It’s no secret that Americans love sampling exotic dishes from other cultures and then making them a dietary staple here at home. As a result peppers, a common ingredient in a variety of Asian and Latin dishes, are finding their way onto more and more American plates. Considering their delicious, zesty, flavorful taste they are a welcome addition. However, for peppers to pack the most nutritional punch, and for them to taste their best, they need to be properly cooled, stored, and handled.
General Facts About Peppers
There are many varieties of peppers, each with its own unique flavor profile. Some common, popular ones include bell peppers, banana peppers, jalapenos, cayenne, pimiento, and chili peppers. Though each of these peppers has its own distinct properties and culinary uses, there is much overlap with regard to proper harvesting, handling, cooling, and storage methods.
General Information About Cooling and Storing Peppers
One important trait that sets peppers apart from many other types of fruits and vegetables is that they do better in mid-range temperatures than many other types of produce. However, this also means that they are very sensitive to damage if temperatures are either too high or too low. Peppers also require careful handling to avoid sustaining physical damage.
Respiration – Like other fruits and vegetables peppers continue to respire after they have been harvested. This respiration in turn releases heat and if left unchecked it will hasten the ripening, color change, and decay of the pepper.
Temperature – Peppers should be stored at temperatures of about 45°F to 50°F. Above 50°F their respiration and degradation rate is much higher and they are subject to shrinkage, softening, and even the development of disease. However, below 40°F the pepper is subject to chill damage in the form of pitting, softening, and more rapid decay. Over-cooling can be just as detrimental to peppers as under-cooling.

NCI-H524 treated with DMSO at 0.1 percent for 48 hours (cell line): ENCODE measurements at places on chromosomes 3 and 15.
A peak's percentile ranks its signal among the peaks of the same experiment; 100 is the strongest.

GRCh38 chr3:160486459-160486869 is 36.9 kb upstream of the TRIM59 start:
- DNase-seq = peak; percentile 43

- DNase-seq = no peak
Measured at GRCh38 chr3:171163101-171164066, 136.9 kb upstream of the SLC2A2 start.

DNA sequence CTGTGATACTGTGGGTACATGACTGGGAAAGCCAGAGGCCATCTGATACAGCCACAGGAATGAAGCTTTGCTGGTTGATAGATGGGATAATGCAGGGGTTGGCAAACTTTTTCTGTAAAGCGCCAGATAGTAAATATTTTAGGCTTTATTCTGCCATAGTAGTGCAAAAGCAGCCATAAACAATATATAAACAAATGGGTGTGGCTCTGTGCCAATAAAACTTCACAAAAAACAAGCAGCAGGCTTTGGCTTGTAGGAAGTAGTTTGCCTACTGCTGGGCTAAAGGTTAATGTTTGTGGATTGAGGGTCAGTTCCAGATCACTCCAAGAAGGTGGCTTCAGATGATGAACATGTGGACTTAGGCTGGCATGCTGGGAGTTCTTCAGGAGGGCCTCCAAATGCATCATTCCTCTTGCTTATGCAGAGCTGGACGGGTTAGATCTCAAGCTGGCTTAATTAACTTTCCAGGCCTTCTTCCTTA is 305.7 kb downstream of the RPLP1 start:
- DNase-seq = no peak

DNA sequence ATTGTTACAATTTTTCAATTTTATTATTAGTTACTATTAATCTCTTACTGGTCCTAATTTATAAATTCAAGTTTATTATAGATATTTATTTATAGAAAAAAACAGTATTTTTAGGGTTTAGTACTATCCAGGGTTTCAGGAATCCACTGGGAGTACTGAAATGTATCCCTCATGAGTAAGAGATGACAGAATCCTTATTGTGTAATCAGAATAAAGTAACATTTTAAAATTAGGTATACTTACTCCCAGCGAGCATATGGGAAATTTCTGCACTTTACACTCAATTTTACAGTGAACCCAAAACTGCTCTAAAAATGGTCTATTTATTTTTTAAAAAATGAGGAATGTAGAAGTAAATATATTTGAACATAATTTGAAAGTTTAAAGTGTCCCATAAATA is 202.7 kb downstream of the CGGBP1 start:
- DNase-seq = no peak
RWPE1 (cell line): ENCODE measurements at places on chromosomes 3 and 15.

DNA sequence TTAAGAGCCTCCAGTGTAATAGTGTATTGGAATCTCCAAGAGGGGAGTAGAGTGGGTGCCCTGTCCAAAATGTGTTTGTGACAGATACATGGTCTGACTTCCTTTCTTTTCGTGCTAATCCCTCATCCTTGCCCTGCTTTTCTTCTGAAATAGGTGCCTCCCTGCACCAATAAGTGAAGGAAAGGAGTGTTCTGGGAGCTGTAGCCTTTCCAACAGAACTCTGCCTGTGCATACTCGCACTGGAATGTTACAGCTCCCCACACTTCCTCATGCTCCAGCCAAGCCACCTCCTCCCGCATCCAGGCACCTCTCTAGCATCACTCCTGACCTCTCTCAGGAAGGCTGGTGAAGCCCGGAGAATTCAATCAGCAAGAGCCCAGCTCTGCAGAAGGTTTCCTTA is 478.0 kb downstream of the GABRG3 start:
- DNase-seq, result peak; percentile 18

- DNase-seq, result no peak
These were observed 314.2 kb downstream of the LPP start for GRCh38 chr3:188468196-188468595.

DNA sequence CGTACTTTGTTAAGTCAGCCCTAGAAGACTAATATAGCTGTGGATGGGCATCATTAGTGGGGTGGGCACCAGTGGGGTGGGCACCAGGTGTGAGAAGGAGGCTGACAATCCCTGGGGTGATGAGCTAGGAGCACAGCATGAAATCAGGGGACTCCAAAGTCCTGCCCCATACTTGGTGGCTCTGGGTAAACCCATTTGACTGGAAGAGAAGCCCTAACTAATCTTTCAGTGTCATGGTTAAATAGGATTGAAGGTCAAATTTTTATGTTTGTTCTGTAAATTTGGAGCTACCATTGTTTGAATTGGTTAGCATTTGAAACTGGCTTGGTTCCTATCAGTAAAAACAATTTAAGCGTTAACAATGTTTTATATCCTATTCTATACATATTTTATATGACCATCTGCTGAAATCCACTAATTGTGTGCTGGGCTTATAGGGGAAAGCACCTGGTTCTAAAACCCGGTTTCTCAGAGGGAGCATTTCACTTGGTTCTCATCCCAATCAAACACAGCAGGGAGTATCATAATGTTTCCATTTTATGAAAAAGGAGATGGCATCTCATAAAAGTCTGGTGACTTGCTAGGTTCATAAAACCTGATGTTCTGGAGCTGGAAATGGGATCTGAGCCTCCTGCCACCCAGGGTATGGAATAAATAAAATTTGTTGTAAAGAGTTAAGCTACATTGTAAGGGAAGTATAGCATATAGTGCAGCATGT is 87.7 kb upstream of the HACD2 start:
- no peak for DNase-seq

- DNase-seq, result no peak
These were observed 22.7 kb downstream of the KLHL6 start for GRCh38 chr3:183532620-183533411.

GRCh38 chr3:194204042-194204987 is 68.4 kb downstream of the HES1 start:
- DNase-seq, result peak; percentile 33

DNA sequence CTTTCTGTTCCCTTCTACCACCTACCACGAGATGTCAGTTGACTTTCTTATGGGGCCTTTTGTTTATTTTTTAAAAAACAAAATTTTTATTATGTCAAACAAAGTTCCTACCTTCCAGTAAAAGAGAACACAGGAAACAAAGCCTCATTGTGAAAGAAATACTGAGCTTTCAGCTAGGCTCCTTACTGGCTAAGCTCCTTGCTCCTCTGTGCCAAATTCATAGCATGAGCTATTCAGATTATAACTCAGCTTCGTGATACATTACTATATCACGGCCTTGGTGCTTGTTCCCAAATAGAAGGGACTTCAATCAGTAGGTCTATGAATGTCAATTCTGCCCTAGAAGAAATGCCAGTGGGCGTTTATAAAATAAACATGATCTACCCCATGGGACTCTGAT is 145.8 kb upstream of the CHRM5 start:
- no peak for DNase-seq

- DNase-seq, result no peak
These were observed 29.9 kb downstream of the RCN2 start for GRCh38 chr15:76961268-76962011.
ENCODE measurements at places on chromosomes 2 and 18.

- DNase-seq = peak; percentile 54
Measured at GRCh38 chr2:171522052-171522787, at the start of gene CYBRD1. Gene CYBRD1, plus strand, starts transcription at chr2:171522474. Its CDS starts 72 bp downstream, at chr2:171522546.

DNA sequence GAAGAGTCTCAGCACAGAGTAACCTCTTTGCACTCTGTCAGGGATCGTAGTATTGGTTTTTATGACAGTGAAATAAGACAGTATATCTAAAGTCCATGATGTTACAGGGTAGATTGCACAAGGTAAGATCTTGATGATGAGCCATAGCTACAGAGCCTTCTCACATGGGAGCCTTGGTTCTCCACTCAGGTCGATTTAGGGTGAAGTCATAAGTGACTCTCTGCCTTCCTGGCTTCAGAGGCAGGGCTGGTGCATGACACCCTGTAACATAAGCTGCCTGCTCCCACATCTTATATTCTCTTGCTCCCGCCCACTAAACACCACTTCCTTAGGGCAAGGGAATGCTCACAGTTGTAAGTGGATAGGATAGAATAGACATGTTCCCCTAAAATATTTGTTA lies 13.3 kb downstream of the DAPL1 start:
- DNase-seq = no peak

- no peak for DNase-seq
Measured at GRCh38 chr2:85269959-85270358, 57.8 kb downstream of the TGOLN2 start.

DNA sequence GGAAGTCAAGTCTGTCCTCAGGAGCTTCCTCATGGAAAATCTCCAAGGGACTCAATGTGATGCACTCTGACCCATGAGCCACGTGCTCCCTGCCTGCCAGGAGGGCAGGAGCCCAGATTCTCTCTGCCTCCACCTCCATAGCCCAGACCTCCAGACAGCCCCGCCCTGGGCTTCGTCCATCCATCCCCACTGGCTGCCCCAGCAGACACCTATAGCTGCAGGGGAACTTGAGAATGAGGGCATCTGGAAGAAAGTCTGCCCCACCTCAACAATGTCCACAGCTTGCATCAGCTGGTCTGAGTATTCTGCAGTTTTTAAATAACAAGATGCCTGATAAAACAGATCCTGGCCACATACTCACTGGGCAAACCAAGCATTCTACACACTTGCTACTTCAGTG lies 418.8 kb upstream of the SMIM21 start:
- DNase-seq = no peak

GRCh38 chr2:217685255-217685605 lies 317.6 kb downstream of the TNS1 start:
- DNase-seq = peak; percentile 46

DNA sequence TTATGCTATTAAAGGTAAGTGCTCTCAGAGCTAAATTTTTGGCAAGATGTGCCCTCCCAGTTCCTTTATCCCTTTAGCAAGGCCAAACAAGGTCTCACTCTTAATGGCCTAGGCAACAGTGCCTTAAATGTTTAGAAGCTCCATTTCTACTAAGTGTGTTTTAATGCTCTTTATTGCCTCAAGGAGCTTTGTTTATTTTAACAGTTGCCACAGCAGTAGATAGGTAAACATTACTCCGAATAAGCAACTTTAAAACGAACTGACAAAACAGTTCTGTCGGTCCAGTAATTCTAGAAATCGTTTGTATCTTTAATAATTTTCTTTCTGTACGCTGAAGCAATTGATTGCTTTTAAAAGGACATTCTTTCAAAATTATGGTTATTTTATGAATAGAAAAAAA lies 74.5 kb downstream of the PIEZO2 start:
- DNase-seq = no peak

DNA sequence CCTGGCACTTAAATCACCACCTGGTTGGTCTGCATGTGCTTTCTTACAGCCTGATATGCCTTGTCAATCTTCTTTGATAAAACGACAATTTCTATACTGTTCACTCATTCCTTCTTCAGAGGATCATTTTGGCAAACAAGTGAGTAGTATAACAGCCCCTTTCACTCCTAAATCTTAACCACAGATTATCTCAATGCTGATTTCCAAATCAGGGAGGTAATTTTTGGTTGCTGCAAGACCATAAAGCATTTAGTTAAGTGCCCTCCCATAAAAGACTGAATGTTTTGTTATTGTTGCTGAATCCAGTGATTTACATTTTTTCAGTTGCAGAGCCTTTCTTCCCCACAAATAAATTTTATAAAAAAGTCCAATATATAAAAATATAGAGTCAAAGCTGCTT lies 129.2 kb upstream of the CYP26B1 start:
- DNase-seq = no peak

Relative Humidity – Peppers require a high relative humidity of about 90% to 95%. Without enough humidity they will suffer water loss and reduced quality.
Handling – Pepper are typically harvested during hot summer months. This results in harvest temperatures that are often upwards of 90°F. Thus it is imperative that peppers be cooled within at least 1-2 hour of harvest. They should also be handled carefully and never left out in the sun or they may suffer from sunscald.
Storage – Peppers often require separate storage from other fruits and vegetables. This is because of both their preference for somewhat higher temperatures than many other fruits and vegetables as well as their sensitivity to ethylene. Ethylene is released naturally by many fruits and vegetables as a byproduct of ripening and it in turn further accelerates ripening. If peppers are exposed to ethylene their shelf life will be dramatically reduced.
Shelf Life – Under optimal conditions peppers can last for up to 2-3 weeks with little loss of quality.
Methods of Cooling Peppers
There are two primary cooling methods for peppers:
Forced-Air Cooling – Forced-air cooling is the preferred cooling method. It involves placing the peppers in a cooler on pallets and pushing chilled air through the pepper containers with the use of a fan. This forced circulation significantly reduces cooling time and helps chill the peppers more quickly and efficiently.
Room Cooling – The other major cooling method for pepper is room cooling. This involves placing the coolers in a chilled room such as a cooler and allowing them to gradually chill to the ambient temperature. However, room cooling is a much slower process than forced-air cooling and depending on the circumstances it may not be a sufficient method by itself.
Semco understands how important it is to protect harvested peppers with reliable, high-quality cooling and storage methods. We design and build customized cooling systems for our customers which can be perfectly tailored to fit the needs of pepper crops. This in turn results in better prices for sold peppers and improved quality and taste for end consumers.